Civilization 5 is an absolute blast to play, I must admit.
  16. Mar 20, 2013
    This game is like freaking crack cocaine. Hell, worse than that. It's so god damn addicting it's ridiculous. It's multiplayer just makes matters worse. In less than a week I've clocked 25 hours, and that's only because I could control myself and take breaks every now and then. DO NOT play if you have something else to do.
  17. Mar 7, 2013
    It's still that same great Civ V, but improved. Expansion brings religion, spies, new units, wonders, civilizations scenarios. All new content make this game better
  18. Jun 19, 2014
    Brings Civ V a bit closer to what it should be, but this should have been inherent in the original game. Also, they removed culture bombing. They had one and only one way of shifting culture borders (illogical and seems to cater to the whiny crowd) and they got rid of it.

    Just opening borders and letting someone else seed religion for you lowers your cost and gives you nearly the same
    benefits as if you'd discovered the religion yourself. Kind of lame. Expand
  19. Jun 5, 2014
    Feels like the trend of "lets have you pay for what should have been in the original" has really taken flight and it's very shameful. Half of what you pay for in this "expansion" should have been patched in and the other half should have been packaged into a lower priced DLC. Still, this added another 50 hours to my play time so I guess I can only be so angry...I did, after all pay for it knowing full well what to expect! Expand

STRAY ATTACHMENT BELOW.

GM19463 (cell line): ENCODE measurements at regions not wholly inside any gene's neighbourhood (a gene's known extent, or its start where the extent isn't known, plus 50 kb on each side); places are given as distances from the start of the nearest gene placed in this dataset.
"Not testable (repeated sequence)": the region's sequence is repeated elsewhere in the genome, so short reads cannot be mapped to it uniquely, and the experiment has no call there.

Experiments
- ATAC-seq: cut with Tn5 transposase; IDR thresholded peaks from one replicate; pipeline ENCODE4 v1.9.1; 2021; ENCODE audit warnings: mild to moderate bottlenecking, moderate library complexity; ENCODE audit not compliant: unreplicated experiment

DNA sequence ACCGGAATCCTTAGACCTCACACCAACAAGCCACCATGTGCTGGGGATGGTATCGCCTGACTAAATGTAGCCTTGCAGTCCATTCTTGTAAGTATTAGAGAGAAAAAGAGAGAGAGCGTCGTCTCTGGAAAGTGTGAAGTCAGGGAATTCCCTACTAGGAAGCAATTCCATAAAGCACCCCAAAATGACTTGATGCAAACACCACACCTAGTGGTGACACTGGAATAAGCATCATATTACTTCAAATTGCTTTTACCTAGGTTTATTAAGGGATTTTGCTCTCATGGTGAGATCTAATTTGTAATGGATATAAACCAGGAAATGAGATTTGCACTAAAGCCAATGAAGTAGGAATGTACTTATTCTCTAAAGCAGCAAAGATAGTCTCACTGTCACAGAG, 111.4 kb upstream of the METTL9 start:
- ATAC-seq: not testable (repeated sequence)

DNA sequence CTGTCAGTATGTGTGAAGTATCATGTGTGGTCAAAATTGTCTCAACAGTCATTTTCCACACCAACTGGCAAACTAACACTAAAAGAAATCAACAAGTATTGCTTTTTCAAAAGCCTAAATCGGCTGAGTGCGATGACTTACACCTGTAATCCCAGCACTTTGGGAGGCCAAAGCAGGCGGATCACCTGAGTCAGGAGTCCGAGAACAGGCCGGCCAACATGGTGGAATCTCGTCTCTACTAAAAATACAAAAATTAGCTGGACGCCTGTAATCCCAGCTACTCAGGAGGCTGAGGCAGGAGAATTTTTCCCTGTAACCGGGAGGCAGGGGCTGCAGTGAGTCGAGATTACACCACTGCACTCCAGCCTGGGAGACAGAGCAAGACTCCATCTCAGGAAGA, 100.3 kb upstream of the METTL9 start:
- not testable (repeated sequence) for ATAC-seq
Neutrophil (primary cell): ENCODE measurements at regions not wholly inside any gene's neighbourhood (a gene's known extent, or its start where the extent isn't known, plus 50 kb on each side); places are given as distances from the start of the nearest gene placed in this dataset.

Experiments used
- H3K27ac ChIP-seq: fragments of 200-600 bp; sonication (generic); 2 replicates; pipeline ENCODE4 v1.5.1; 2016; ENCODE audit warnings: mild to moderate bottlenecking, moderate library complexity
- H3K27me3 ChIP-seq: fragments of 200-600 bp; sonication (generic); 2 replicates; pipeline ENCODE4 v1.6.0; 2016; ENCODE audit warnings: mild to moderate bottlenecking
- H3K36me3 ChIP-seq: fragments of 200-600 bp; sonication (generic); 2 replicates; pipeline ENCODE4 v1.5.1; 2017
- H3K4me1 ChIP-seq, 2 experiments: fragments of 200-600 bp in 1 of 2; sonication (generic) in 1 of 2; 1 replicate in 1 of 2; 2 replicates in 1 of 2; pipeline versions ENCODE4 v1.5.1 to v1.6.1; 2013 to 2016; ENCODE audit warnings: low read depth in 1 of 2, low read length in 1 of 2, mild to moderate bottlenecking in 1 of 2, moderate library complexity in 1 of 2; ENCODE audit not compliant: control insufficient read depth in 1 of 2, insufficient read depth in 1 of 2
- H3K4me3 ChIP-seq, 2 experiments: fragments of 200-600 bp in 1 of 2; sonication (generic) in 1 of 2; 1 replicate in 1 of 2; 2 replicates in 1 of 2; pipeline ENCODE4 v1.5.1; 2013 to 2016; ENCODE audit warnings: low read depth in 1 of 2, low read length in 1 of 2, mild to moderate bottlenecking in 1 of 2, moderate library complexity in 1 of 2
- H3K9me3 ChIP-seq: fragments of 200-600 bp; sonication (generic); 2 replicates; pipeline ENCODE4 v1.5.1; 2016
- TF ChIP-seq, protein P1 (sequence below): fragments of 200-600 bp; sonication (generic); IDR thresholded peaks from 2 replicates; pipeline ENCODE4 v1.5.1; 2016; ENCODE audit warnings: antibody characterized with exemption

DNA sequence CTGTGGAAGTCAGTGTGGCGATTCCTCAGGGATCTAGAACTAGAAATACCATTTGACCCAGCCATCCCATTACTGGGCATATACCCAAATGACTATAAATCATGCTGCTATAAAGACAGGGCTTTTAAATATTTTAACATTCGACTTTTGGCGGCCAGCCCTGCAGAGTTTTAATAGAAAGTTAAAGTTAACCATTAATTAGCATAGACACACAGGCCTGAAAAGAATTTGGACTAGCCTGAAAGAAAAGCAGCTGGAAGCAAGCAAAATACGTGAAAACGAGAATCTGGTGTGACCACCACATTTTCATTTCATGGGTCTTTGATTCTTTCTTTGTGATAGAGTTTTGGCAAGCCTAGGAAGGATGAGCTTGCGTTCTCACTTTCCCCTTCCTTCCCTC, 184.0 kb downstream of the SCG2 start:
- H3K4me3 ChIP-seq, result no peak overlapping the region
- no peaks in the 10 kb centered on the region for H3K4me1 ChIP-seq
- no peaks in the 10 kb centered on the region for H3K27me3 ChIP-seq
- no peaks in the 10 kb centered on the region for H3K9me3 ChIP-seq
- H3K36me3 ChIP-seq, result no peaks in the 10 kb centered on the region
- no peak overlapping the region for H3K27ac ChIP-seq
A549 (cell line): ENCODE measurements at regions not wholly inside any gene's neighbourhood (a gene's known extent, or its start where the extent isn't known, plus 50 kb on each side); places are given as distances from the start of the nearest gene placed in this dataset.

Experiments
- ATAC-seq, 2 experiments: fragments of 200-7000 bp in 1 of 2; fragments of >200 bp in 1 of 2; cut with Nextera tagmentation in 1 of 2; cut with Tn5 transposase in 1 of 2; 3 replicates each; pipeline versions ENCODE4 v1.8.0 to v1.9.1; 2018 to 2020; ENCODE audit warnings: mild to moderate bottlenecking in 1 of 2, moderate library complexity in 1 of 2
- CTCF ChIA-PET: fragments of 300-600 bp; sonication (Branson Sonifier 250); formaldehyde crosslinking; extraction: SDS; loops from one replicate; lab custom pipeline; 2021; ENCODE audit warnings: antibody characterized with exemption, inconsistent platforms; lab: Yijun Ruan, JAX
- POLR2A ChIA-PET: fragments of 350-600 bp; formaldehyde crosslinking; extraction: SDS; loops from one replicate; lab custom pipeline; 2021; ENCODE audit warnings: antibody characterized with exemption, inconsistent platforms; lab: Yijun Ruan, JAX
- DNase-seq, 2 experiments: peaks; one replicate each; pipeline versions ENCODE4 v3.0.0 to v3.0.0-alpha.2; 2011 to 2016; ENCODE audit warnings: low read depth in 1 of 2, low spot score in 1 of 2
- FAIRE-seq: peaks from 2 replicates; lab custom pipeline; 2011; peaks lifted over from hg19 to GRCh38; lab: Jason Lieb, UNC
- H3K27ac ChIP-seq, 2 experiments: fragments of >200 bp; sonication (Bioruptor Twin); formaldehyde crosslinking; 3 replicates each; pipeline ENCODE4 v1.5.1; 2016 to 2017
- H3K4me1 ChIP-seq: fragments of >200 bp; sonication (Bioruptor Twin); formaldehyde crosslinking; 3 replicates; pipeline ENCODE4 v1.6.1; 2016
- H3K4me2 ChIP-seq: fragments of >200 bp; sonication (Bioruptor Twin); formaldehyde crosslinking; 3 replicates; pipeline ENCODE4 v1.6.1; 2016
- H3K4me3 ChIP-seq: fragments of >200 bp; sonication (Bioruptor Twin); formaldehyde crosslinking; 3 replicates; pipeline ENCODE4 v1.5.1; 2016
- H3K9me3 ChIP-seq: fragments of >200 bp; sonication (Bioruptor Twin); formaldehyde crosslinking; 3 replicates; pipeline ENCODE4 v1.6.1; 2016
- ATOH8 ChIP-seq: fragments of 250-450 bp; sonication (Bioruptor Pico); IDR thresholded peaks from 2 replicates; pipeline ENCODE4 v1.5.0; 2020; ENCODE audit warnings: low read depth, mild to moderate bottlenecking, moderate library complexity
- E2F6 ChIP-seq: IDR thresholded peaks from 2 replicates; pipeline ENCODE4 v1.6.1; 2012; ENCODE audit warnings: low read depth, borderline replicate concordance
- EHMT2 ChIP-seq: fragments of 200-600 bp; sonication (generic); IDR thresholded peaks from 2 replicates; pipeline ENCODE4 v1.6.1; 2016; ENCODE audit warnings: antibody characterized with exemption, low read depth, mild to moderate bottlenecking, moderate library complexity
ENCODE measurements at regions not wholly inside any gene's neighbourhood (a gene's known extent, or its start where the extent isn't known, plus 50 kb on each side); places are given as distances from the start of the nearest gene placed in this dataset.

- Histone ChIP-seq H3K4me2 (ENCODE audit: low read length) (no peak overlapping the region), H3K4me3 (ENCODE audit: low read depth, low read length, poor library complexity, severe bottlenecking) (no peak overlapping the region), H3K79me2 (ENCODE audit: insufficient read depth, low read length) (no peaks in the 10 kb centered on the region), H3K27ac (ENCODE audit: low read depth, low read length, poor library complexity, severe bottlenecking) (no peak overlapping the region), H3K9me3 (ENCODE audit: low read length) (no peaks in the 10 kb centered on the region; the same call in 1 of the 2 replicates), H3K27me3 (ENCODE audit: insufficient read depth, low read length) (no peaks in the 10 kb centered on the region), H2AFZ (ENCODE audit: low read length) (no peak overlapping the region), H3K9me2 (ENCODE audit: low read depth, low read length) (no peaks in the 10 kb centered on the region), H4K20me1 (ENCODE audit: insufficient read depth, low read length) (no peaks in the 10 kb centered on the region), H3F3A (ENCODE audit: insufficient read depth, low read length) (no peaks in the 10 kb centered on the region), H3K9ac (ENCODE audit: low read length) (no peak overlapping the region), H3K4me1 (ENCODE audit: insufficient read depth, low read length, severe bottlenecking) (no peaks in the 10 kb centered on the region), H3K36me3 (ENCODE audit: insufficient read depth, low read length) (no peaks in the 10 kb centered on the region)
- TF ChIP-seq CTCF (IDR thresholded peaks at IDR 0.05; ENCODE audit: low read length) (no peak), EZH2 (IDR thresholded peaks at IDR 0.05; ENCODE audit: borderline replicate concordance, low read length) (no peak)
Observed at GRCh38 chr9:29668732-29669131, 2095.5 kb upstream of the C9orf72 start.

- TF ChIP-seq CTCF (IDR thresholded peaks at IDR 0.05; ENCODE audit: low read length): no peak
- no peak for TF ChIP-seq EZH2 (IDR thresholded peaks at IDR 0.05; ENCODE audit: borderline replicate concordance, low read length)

20. Apr 30, 2013
    This expansion managed to add a little bit more complexity into the very arcade gameplay of CIV5, too bad it's still too dumbed down. The multiplayer part hasn't be fixed either in this expansion, the question remains, why the did they not copy&paste the excellent MP-part of CIV4?
    An inferior product of a once great game-series.
  21. Jul 15, 2013
    While the original game was over-simplified and lacking in virtually every department but A/V quality, Gods and Kings adds some much needed depth and variety to various areas of the game. Although not every new element is worked out equally well, the overall feel of the game has improved and especially late game is now more playable and far less boring but still lacking.

    The addition
    of Religion, though simple in its implementation, is relatively effective especially on maps with many City States. Unfortunately, City States are still underdeveloped and should be able to do more to influence the game and besides that, Religion is really not much of an actual influence. The total revamp of how Culture and Faith is attained is also a change in the right direction, but is still too easy to abuse at such a level that you'll be swimming in points to spend, resulting in major advantages over any AI opponent.